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I'm writing a bash script that needs to parse html that includes special characters such as @!'ó. Currently I have the entire script running and it ignores or trips on these queries because they're returned from the server as decimal unicode like this: '. I've figured out how to parse and convert to hexadecimal and load these into python to convert them back to their symbols and I am wondering if bash can do this final conversion natively. Simple example in python:

print ur"\u0032" ur"\u0033" ur"\u0040"

prints out


Can I achieve the same result in Bash? I've looked into iconv but I don't think it can do what I want, or more probably I just don't know how.

Here's some relevant information:

Python String Literals

Hex to UTF conversion in Python

And here are some examples of expected input-output.

Ludwig van Beethoven - 5th Symphony and 6th Symphony ''Pastoral'' - Boston Symphony Orchestra - Charles Munch

Ludwig van Beethoven - 5th Symphony and 6th Symphony ''Pastoral'' - Boston Symphony Orchestra - Charles Munch

АлисА (Alisa) - Мы вместе. ХХ лет (My vmeste XX let)

АлисА (Alisa) - Мы вместе. ХХ лет (My vmeste XX let)

share|improve this question
you can't call python or perl from that bash script to process the string? – mykhal Jul 7 '10 at 0:51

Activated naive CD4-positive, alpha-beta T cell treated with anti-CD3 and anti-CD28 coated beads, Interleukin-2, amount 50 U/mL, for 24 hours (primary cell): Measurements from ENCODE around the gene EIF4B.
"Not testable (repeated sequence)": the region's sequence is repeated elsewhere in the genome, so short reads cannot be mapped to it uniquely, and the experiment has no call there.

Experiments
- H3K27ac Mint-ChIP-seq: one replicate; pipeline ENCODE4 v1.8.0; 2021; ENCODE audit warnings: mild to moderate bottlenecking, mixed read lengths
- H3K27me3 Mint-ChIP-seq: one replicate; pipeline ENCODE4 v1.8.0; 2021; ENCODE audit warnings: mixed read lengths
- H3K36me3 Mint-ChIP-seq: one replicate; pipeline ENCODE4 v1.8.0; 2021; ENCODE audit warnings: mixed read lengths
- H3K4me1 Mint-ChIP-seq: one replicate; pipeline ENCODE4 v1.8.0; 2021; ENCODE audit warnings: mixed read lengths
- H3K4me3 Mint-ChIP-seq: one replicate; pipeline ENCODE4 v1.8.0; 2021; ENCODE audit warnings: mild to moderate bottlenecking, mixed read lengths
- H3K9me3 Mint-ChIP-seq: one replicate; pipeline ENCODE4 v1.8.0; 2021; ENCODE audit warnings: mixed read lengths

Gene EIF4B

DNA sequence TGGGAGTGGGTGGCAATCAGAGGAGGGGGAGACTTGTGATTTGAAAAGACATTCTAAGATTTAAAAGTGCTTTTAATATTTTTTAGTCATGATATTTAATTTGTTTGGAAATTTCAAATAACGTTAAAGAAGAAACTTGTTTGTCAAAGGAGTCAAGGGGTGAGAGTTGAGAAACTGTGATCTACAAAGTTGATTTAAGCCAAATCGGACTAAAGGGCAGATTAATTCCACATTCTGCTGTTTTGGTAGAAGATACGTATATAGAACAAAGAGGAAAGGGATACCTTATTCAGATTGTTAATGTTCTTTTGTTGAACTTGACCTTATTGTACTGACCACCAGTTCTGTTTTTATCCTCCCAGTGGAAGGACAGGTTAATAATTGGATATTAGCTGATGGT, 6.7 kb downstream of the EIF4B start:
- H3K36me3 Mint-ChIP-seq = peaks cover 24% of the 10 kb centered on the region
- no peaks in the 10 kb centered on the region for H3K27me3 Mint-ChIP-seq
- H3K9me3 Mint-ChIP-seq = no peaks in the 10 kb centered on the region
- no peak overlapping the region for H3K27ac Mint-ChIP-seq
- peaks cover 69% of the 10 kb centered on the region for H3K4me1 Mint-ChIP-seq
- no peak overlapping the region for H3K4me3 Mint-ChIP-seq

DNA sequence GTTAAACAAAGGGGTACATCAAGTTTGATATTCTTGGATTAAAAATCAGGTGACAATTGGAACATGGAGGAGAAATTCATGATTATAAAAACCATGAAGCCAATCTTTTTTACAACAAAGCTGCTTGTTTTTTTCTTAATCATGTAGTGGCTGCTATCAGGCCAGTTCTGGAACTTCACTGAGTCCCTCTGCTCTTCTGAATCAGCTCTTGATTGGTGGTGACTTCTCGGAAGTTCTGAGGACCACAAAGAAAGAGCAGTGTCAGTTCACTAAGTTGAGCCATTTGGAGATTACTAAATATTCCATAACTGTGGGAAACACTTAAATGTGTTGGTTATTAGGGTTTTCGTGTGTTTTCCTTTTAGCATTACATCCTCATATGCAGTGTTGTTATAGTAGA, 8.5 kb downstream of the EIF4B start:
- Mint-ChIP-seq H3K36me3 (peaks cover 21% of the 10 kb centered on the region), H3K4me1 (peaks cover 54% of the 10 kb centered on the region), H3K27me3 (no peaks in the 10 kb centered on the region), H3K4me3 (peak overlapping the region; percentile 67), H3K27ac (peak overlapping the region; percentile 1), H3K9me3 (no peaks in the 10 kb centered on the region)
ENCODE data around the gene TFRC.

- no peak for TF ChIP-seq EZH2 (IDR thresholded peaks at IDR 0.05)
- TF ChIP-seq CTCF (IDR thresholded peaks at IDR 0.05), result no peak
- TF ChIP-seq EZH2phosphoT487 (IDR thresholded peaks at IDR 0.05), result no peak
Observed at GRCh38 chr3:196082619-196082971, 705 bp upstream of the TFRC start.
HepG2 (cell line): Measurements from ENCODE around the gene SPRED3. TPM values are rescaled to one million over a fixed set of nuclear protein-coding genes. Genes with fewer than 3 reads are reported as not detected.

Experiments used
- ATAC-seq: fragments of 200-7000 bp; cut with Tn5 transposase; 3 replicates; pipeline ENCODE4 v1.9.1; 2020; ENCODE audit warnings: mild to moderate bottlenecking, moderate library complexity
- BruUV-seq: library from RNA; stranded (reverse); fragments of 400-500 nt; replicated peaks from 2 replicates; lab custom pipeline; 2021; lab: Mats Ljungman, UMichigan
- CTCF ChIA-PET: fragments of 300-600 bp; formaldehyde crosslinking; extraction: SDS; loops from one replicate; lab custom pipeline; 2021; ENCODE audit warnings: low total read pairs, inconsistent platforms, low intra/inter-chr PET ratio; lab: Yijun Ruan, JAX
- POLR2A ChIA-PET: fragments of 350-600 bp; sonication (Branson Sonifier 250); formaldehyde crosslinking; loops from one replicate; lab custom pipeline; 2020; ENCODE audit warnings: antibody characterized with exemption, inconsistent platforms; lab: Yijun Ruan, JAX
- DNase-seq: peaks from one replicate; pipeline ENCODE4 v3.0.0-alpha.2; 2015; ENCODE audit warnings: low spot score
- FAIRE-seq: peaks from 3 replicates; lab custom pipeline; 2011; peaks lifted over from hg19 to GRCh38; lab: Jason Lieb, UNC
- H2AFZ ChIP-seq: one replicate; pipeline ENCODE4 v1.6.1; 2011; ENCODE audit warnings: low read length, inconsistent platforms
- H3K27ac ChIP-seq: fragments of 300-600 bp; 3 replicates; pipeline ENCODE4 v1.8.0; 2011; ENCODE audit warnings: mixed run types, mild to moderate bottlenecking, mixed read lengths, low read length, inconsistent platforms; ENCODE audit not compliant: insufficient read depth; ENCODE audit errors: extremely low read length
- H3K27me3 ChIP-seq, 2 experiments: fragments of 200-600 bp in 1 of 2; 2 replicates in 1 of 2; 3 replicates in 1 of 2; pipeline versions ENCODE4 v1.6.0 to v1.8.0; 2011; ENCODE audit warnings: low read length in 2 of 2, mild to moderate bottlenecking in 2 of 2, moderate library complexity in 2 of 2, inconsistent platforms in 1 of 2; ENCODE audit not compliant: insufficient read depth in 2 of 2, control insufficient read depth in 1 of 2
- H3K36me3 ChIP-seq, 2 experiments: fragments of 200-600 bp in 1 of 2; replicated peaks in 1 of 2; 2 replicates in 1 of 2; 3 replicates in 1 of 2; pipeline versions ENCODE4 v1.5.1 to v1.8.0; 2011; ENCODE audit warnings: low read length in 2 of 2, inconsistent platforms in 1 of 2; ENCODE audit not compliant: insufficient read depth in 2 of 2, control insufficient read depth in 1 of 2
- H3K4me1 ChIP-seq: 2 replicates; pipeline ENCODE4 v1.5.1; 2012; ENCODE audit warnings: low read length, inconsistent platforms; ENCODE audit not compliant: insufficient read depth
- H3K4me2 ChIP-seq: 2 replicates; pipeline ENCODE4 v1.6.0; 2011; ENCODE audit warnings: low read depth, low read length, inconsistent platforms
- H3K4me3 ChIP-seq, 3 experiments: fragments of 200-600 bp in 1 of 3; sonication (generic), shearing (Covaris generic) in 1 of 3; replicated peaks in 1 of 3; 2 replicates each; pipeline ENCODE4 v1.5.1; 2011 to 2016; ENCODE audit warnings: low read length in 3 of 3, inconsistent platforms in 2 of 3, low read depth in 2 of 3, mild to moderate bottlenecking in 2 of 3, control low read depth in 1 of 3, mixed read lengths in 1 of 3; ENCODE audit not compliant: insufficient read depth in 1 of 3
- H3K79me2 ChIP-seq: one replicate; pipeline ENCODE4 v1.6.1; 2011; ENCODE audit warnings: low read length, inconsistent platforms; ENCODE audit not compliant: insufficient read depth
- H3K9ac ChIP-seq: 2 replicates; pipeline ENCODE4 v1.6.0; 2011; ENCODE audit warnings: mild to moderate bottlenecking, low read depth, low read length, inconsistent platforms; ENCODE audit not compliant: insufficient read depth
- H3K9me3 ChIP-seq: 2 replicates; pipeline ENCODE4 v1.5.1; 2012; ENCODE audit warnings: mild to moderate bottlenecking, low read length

nearly done so: echo 'АлисА (Alisa)' | perl -pe 's/&#(\d+);(?{$x=sprintf("%04x", int($1))})/\N{U+$x}/g' unfortunately, there's some problem with the $x conversion, so that the unicode chars are wrong – mykhal Jul 7 '10 at 1:17
up vote 2 down vote accepted

The printf builtin in Bash doesn't support Unicode codes, but the external printf (at least on my GNU-based system) does:

$ /usr/bin/printf "\u0410\u043b\u0438\u0441\u0410"

or this, which selects printf from your path in case it's not in /usr/bin:

$ $(type -P printf) "\u0410\u043b\u0438\u0441\u0410"


$ env printf "\u0410\u043b\u0438\u0441\u0410"
share|improve this answer
Dennis Williamson: it's much better than sending a string to some python/perl/whatever one-liner – mykhal Jul 7 '10 at 9:08
Thanks! I thought it shouldn't be as difficult as I thought but now that I'm looking into python it looks fairly attractive to learn. – dmikalova Jul 7 '10 at 16:39
Not to mention someone has already made modules to encode and decode html. – dmikalova Jul 7 '10 at 16:54

possible solution, e.g.:

$ function conv() { echo $* | python -c 'import re, sys; print re.sub(r"&#(\d+);", lambda x: unichr(int(,' ; }
$ conv 'АлисА (Alisa)' 
АлисА (Alisa)
share|improve this answer
if UnicodeEncodeError occurs, add reload(sys); sys.setdefaultencoding("UTF-8"); after import re, sys; – mykhal Jul 7 '10 at 1:40
Thanks! I'm still new to programming, and I wonder whether calling python or other languages causes a considerable use of system resources? – dmikalova Jul 7 '10 at 2:10
@teratomata yes, it is slow. launching of e.g. perl is considerably fater than python. but i would be still slower than if you could do it in bash (echo) directly – mykhal Jul 7 '10 at 6:48

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